Friday, August 18, 2017

Faces of 501: Kyle Morris

Faces of 501: Kyle Morris

Kyle Morris, is starting his third year teaching 8th grade science at Jardine Middle School. In his former career Morris was a broadcast meteorologist working at television stations Mississippi, Louisiana, Texas and Kansas. After working as, a substitute teacher for three Topeka school districts and as a program developer in the education department at the Kansas Children’s Discovery Center, he joined the transition to teaching program through Fort Hays State University. Morris is currently preparing a lesson plan for the total solar eclipse on Monday. 


“When I was a meteorologist I was able to study in more detail the sciences while also practicing public speaking and performance. My background prepared me for the ability to keep young minds better engaged through that performance and my former career always seems to spark interest and curiosity. I can give them real world information from my experiences of working in science and that initial interest and curiosity can always be used as a jumping off point to work into other science content areas. Science is about asking your own questions and trying to discover the answer yourself. The students are going to view the eclipse while filling out a guided worksheet. This will allow them to observe the eclipse and try to come up with answers to their own observations. We have also included cross-curriculum opportunities with elements of math through percentages and graphs, and language arts with creative writing. I’ve been preparing for collaboration with the entire middle school science department in the district, and then creating the details with the science team at my school. This is an opportunity for students to really experience science in the real world through an event that does not happen often.  I remember being in school during the 1994 annular solar eclipse in Kansas. So I'm really curious as to the observational differences will be during this eclipse. Planning for it was not the most fun, but I think we have developed something that will increase learning and allow the students to fully experience the event in their own ways. The excitement and interest that this event could create in students to me is really exciting.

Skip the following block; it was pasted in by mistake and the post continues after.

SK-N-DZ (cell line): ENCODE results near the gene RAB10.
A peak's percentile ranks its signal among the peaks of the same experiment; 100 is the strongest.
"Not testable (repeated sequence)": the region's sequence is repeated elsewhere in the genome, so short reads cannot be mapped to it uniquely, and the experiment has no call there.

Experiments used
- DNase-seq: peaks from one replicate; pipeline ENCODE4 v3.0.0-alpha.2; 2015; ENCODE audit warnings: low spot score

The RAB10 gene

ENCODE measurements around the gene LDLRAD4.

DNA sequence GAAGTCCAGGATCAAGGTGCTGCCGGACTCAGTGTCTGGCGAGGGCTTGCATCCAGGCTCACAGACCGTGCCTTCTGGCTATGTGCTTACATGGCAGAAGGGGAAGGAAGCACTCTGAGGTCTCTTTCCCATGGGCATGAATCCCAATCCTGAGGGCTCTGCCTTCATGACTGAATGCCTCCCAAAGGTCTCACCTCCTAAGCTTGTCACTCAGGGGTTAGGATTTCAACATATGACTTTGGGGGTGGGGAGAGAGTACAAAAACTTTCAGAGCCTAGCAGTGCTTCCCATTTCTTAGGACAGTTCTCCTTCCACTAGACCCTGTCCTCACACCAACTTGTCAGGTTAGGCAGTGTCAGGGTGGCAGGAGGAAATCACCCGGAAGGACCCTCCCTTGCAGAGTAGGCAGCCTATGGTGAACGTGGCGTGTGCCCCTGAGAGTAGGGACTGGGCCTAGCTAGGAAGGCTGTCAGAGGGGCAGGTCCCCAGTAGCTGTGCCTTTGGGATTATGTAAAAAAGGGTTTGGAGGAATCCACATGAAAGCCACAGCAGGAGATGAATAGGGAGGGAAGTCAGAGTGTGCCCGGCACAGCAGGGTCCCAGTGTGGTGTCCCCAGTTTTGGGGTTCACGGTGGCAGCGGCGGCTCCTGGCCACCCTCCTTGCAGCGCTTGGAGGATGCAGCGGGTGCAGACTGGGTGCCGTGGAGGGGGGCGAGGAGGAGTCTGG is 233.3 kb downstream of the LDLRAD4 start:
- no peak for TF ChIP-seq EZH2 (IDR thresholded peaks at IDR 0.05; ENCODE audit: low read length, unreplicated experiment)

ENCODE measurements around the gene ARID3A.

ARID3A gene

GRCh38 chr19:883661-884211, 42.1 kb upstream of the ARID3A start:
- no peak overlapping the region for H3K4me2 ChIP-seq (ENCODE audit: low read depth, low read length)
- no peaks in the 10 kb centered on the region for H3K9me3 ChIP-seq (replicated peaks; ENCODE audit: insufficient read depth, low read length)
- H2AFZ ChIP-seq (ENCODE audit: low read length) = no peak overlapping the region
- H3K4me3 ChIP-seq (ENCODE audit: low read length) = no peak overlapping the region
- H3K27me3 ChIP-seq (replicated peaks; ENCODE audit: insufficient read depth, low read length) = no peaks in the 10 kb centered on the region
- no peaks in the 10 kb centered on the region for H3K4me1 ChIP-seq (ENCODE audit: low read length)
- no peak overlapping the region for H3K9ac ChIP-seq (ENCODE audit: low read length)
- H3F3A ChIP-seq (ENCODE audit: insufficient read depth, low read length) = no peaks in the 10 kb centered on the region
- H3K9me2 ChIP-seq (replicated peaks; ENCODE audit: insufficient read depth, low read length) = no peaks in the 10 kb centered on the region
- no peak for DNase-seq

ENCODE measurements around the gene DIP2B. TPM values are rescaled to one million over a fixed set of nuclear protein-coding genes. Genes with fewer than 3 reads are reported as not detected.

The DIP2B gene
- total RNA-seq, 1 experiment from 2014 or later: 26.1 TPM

“Teaching middle school, it's not as bad as people tend to think. It can be challenging, but the students are at a unique stage where they are transitioning from a child into their teenage years. They still have a bit of innocence hidden behind their attempt to look mature. I get to experience the youthful ignorance with the development of personalities and it can be a lot of fun. I want them to learn the material I am teaching along with all other subjects, but more importantly I hope they develop in their decision making. Even if they never remember what an index fossil is, or the difference between a base and an acid, I want them to have developed the skills that it took to learn and discover the content. The content is important, but not as much as the development their brains go through when actively participating in science.